Send Hezbollah to Hurricane Katrina Victims

August 19, 2006 · Print This Article · Email This Post

In an amazing display of government responsiveness at its best which puts Washington and FEMA to shame, politically savvy Hezbollah on Friday began handing out $12,000.00 cold hard cash (in USD) to each Lebanese claimant who lost their home during the recent Israeli-Lebanon war. Now, why is it that Hezbollah can be up front enough to compensate people for damages caused in a war they started, and Hurricane Katrina victims — many of whom were uprooted in the greatest U.S. mass exodus since the Civil War — are still trying to rebuild their lives?

All the Lebanese had to do was sign up on Wednesday or Thursday and then go to a local school on Friday, show identification, sign a receipt and voilà! compensation. In a televised speech on Monday, within hours of the cease-fire taking effect, Hezbollah leader Sheik Hassan Nasrallah said that Hezbollah would help rebuild Lebanon to the tune of $600-$700 million and give money to civilians who lost their homes, including the finanical aid which civilians began receiving on Friday. It’s estimated that 15,000 Lebanese homes were destroyed in the 34-day war, with the cost of rebuilding Lebanon pegged at $3.6 billion.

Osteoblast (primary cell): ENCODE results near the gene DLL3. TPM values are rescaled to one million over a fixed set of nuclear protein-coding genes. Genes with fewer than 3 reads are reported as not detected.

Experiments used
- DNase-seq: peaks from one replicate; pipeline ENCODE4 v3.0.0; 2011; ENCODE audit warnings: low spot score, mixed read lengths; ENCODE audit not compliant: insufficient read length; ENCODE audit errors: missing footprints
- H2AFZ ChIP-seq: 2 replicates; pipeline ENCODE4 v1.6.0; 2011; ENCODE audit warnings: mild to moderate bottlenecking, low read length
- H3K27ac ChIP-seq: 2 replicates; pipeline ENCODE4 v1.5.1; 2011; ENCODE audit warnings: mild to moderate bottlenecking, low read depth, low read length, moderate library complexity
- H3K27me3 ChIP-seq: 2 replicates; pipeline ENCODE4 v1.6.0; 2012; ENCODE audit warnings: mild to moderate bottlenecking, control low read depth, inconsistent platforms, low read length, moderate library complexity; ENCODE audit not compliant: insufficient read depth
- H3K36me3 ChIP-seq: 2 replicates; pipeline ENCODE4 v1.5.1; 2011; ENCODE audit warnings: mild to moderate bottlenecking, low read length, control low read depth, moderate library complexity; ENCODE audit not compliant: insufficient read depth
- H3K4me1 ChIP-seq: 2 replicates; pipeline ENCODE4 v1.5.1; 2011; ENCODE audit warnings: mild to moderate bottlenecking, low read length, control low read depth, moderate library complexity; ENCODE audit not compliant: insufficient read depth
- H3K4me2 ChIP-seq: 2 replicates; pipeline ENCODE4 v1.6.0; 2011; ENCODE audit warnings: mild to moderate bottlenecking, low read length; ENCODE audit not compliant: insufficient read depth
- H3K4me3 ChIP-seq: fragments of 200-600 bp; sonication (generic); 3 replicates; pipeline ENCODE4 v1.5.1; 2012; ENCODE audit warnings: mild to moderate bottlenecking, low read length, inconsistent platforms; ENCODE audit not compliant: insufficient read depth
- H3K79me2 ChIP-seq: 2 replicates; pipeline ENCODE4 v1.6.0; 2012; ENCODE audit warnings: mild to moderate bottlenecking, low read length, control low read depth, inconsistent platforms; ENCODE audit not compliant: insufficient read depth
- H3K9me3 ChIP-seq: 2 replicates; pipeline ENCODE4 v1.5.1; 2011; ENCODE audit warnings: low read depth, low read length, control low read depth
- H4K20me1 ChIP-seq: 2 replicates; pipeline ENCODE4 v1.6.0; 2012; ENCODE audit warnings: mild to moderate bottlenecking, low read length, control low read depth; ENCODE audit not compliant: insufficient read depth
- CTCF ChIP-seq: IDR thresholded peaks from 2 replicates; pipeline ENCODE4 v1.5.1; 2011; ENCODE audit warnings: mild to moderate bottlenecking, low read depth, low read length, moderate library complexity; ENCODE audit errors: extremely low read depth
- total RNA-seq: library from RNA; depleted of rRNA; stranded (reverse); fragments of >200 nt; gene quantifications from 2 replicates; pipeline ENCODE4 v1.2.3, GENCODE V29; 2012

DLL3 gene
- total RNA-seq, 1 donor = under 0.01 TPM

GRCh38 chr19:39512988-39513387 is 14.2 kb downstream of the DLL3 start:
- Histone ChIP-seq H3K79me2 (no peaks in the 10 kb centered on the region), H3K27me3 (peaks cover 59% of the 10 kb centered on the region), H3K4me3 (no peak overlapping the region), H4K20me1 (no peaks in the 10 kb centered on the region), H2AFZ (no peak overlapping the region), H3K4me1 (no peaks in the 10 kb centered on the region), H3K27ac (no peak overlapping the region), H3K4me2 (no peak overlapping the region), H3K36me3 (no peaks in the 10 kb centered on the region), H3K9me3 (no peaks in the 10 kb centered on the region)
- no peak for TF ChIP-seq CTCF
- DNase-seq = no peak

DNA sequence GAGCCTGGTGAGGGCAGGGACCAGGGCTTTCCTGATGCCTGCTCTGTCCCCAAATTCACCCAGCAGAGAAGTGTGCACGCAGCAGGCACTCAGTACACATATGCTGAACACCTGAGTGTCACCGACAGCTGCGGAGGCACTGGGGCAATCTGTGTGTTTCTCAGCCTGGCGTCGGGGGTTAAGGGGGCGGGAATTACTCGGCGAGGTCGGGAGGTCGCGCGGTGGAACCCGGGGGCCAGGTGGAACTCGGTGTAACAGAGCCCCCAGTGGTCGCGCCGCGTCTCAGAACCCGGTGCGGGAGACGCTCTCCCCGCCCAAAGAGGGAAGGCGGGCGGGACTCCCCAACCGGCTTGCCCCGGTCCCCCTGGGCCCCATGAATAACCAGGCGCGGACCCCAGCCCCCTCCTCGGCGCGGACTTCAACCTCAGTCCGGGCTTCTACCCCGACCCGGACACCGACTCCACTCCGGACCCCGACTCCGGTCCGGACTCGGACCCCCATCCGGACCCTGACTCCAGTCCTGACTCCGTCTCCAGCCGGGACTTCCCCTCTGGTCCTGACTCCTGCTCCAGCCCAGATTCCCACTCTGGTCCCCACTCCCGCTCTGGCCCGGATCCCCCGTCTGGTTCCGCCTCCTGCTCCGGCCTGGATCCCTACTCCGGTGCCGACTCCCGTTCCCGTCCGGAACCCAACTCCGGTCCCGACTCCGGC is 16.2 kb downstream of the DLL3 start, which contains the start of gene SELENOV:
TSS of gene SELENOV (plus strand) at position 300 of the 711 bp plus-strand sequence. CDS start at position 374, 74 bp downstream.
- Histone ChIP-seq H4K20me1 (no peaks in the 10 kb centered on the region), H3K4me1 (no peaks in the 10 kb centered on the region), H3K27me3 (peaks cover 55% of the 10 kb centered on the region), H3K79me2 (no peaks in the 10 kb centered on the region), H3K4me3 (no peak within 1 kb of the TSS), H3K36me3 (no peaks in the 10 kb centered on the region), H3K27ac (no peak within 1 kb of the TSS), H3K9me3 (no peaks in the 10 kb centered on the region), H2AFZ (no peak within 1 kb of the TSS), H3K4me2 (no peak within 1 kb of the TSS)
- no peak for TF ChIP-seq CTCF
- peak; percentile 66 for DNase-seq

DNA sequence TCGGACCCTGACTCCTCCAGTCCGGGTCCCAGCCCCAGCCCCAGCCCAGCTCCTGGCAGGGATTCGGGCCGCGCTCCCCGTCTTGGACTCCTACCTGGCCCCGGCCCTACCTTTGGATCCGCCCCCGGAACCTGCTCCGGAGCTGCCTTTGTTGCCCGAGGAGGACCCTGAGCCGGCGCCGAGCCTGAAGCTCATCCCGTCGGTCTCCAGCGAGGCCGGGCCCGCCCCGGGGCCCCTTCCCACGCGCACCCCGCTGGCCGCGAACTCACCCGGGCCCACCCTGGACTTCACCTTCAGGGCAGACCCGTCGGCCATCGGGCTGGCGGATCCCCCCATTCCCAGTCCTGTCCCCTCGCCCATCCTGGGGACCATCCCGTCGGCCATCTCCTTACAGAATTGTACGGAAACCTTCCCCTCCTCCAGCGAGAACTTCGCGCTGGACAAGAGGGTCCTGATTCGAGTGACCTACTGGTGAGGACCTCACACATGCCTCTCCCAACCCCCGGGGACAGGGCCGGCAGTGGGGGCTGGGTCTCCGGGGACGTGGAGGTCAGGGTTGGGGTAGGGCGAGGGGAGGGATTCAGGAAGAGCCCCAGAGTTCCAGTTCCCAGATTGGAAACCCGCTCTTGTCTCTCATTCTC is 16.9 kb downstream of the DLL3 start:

Ninth Ward in April 2006, New Orleans

Meanwhile, back in the “homeland” on Tuesday, and just as the Lebanese were learning that they would be speedily compensated for damages, Judge L. T. Senter, Jr., with the U.S. District Court for the Southern District of Mississippi, ruled in favor of insurance companies and against Hurricane Katrina victims, in a suit potentially affecting thousands of Mississippi and Louisiana residents (and saving insurance companies billions). Senter ruled that Nationwide Mutual Insurance Co. did not have to pay up on much of a claim submitted by Paul and Julie Leonard of Pascagoula, MS, who sued Nationwide for $47,000.00 of the $130,253.00 in property damage caused by the hurricane. Senter ruled that the storm surge (caused by the hurricane of course) was actually a flood, and hence not covered by their standard homeowner policy. Neat trick, huh?

Wanna bet me as to which homes will be fixed first, the ones along the Gulf Coast in the United States, or the ones in Lebanon? (Hint: The home shown here, in the Ninth Ward of New Orleans, is seen in April 2006, over seven months after Hurricane Katrina made landfall.)

Read more hurricane news. (Translate: We’re still completely unprepared for another national large-scale natural disaster such as Hurricane Katrina.)

Photo credit: AP/National Geographic Photo Camp, Hannah DeFelice

Copyright © 2006 pajamadeen.com



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